Pubdate: Wed, 05 Jun 2013
Source: New York Daily News (NY)
Copyright: 2013 Daily News, L.P.
Authors: Craig Blinderman and Sunil Kumaraggarwal
Note: Blinderman, M.D., is the director of adult palliative medicine 
services at Columbia University Medical Center/new York-presbyterian 
Hospital. Aggarwal, M.D., PH.D., is vice chairman of New York Physicians


On Friday, Mayor Bloomberg called medical marijuana "one of the 
greatest hoaxes of all time." From a mayor who has generally promoted 
public health policies based on sound medical and epidemiological 
evidence, such a comment is puzzling. It flies in the face of science.

Bloomberg's remarks came one day after the New England Journal of 
Medicine revealed the results of a doctors' poll asking whether 
marijuana should be used to help alleviate symptoms in a woman with 
metastatic breast cancer: 76% said yes.

The Journal's findings are consistent with public polling in New 
York: 82% of all New Yorkers believe it's a good idea to allow 
seriously or terminally ill people to use marijuana if recommended by 
a physician.

Marijuana has been shown to relieve pain, muscle spasms and 
spasticity, as well as stimulate appetite and weight gain in patients 
with wasting syndromes. The evidence comes from medium and large, 
double-blind, randomized, placebo-controlled trials - the gold 
standard for medical research.

The body of medical evidence has grown to suggest that marijuana can 
help relieve symptoms related to cancer and its treatment, irritable 
bowel syndrome, Crohn's disease and symptoms related to HIV/AIDS. 
There is also emerging data suggesting that cannabinoids (the active 
biochemical components of cannabis) may slow the debilitating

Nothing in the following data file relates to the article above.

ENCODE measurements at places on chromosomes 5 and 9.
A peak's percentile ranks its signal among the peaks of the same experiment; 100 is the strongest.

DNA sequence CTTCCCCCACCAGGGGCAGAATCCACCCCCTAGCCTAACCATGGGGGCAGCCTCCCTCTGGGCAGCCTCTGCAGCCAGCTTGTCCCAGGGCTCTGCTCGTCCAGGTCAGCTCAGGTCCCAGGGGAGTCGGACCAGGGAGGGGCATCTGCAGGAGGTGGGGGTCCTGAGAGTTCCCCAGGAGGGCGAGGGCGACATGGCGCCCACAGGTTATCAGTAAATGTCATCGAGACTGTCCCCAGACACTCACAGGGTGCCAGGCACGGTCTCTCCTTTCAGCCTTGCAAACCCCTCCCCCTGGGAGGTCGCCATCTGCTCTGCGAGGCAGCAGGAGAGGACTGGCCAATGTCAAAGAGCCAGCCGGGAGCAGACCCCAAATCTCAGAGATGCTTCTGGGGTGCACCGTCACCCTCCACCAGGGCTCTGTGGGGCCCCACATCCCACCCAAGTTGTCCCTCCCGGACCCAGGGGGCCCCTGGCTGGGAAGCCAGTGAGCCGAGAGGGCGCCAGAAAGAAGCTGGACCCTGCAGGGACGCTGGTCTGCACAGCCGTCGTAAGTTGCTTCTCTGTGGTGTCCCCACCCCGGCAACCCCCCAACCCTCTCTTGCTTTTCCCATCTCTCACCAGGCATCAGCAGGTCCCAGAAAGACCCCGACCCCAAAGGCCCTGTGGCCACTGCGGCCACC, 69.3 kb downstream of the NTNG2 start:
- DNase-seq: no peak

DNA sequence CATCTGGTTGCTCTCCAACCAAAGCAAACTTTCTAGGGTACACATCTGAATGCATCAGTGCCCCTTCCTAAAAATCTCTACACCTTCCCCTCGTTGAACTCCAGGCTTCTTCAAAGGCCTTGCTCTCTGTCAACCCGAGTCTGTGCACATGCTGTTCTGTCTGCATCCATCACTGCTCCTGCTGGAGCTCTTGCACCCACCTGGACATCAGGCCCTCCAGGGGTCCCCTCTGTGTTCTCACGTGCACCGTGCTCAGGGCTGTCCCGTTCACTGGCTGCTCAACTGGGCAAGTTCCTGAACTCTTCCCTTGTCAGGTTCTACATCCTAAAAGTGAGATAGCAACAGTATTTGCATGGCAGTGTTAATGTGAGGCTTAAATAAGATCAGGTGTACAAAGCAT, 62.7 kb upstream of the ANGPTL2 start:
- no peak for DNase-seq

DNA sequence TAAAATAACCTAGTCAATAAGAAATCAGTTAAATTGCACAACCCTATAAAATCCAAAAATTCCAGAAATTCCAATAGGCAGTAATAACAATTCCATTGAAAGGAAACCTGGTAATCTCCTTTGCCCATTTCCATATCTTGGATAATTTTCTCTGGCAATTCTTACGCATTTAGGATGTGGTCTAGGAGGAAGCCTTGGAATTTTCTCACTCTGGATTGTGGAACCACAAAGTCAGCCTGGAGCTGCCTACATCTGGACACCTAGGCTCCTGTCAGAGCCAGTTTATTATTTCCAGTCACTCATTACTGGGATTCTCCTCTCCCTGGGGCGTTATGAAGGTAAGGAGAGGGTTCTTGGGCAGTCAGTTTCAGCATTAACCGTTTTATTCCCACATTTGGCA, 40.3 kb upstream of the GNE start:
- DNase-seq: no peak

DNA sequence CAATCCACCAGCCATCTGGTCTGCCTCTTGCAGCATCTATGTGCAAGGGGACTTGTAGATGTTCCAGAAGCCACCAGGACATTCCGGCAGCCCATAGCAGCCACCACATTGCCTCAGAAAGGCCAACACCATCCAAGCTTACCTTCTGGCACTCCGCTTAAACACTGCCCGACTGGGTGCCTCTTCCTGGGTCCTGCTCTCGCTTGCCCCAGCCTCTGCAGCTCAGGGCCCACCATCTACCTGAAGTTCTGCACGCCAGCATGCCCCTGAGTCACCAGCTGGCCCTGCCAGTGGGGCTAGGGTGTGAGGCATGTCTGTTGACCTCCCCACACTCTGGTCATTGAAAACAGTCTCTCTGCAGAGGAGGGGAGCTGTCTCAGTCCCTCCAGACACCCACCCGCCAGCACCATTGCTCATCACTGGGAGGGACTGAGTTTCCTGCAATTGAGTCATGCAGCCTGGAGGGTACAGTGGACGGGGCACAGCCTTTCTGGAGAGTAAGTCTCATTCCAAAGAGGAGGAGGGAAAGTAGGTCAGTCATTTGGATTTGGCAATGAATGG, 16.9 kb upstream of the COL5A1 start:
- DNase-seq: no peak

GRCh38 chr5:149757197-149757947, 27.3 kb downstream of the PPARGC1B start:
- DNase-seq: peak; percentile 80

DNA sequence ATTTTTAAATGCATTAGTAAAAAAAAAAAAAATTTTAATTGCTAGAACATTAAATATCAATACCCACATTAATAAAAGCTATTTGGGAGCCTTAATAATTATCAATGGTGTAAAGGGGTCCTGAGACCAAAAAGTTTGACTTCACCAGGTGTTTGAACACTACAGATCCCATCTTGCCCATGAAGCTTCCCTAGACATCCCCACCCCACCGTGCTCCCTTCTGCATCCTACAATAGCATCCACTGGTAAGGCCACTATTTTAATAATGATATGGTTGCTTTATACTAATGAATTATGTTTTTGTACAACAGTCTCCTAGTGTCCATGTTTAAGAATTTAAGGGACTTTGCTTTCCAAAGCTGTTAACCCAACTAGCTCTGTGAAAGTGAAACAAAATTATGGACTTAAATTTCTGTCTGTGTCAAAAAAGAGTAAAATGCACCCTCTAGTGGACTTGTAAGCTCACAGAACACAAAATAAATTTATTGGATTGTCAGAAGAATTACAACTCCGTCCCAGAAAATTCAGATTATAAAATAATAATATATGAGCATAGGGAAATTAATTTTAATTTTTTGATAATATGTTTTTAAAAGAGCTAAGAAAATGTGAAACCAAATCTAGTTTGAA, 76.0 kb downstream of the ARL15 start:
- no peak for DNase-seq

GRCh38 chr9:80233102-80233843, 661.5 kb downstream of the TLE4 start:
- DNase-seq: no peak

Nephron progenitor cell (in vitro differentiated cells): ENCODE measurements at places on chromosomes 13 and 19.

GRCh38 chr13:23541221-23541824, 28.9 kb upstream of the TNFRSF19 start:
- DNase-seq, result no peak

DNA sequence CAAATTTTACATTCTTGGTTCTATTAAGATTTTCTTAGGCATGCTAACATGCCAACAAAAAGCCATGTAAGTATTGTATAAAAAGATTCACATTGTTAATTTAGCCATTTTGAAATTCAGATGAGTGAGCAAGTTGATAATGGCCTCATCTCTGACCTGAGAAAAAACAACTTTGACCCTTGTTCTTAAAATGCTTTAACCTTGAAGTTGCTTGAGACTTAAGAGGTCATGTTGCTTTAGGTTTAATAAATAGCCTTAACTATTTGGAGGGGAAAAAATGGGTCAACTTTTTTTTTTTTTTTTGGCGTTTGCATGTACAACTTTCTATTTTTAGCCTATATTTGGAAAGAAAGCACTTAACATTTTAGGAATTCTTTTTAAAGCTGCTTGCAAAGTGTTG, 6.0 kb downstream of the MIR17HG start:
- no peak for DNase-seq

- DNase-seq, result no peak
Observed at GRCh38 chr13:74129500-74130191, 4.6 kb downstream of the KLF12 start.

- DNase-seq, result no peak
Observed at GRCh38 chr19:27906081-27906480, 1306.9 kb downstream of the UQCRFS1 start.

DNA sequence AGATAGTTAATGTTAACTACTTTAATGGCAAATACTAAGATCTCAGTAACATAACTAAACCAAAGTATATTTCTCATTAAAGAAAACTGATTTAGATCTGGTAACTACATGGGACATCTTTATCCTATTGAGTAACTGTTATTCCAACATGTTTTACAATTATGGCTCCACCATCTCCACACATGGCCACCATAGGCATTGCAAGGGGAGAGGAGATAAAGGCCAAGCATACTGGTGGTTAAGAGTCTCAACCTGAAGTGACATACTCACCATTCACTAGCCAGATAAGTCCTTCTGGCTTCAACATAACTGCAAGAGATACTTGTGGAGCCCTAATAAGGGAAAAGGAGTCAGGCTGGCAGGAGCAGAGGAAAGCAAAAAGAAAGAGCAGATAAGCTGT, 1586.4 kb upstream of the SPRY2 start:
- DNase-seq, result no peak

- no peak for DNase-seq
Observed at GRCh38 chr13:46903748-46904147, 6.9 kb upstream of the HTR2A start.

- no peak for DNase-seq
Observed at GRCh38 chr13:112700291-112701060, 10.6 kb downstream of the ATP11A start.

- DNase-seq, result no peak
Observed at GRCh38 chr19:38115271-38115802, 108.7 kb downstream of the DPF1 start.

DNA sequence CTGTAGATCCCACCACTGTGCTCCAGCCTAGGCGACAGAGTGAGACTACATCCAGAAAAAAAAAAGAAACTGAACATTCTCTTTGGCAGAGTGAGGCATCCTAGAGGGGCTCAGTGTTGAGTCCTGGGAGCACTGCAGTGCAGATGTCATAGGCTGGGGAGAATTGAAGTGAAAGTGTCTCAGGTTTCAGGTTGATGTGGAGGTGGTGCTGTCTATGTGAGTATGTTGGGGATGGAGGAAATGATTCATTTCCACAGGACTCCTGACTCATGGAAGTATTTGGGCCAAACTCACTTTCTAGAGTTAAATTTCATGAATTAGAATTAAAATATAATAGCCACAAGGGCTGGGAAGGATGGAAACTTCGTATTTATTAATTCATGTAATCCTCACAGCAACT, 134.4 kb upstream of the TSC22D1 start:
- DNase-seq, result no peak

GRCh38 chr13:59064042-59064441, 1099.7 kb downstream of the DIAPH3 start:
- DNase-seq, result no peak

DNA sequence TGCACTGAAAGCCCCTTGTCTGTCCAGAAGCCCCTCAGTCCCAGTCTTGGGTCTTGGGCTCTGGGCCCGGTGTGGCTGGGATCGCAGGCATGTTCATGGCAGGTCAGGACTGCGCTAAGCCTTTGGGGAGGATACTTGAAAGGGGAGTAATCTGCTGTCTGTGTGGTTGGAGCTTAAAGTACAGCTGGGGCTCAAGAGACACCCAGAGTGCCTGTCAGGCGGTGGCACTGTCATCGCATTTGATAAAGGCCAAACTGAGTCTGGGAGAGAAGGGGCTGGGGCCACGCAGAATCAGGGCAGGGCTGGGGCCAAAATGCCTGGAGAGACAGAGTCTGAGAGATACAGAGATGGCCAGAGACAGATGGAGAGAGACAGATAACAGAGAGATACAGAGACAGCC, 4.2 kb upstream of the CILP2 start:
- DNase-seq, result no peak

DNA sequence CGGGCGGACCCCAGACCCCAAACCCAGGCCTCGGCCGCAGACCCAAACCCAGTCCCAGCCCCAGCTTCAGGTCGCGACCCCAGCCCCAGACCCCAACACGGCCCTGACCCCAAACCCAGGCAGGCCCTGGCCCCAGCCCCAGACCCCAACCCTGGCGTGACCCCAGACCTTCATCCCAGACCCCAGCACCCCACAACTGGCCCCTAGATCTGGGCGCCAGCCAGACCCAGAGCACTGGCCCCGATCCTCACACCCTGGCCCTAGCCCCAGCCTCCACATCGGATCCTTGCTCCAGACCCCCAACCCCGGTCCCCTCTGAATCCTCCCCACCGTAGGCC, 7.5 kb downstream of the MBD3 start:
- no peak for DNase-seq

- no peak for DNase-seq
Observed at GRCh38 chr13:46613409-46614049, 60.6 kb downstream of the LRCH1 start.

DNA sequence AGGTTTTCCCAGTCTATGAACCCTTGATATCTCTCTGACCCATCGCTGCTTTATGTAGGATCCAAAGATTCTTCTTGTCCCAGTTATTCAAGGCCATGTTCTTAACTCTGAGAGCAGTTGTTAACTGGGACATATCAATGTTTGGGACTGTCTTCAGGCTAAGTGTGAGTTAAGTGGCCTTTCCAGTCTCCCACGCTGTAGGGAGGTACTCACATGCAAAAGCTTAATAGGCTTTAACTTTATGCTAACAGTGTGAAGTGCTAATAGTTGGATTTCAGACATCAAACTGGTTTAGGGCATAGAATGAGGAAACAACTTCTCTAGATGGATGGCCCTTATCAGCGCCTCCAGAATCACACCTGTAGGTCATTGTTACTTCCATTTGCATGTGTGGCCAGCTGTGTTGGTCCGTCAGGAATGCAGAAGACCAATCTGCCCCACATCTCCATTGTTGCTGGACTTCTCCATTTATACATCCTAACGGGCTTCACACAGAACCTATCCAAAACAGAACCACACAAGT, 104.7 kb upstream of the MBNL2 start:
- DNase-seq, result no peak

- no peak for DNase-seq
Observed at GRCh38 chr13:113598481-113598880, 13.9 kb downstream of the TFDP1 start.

progression of multiple sclerosis.

Compared with other medications, marijuana has low toxicity and is 
extremely safe. There is no known case of an overdose death from 
marijuana. In contrast, a review of deaths from the FDA Adverse 
Reporting System between 1997 and 2005 showed 196 deaths from 
medications to prevent nausea and vomiting and 118 deaths from 
medications that suppress muscle spasms.

Opioid pain medications, which are widely prescribed, are now 
responsible for more accidental deaths than traffic accidents; almost 
15,000 people died from prescription pain medications in 2008 alone, 
the last year for which data are available.

In addition, the evidence regarding the safety and addiction 
potential of marijuana from states that have allowed marijuana to be 
prescribed medicinally have, to date, generally shown no increase in 
overall marijuana use.

For example, a 2012 epidemiological study concluded that medical 
marijuana laws have had no discernible effects on adolescent 
marijuana use. Indeed, the study suggests that adolescent use may 
actually decrease with the passage of laws legalizing marijuana for 
medicinal purposes, perhaps because it is perceived as less glamorous.

While marijuana use can become a problem for some, few users become 
dependent on it. According to the National Institute on Drug Abuse, 
only about 9% of those who try marijuana ever become addicted (a 
number likely inflated due to the illegal context of use), compared 
with 32% of tobacco and 15% of alcohol users.

Many physicians in the New York medical community have been pushing 
for the passage of a bill pending before the Legislature that would 
allow health care practitioners to certify patients with serious, 
debilitating illnesses so that they may have access to a small amount 
of medical marijuana to relieve their symptoms. This is no hoax; it 
is compassionate care for real people.

The FDA's medication approval system is hopelessly politicized and 
broken. That's precisely why 18 other states and the District of 
Columbia have chosen to pass medical marijuana legislation, 
prioritizing the well-being of their sickest residents over politics. 
New Yorkers suffering from serious or debilitating illnesses should 
not have to wait any longer for relief.
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MAP posted-by: Jay Bergstrom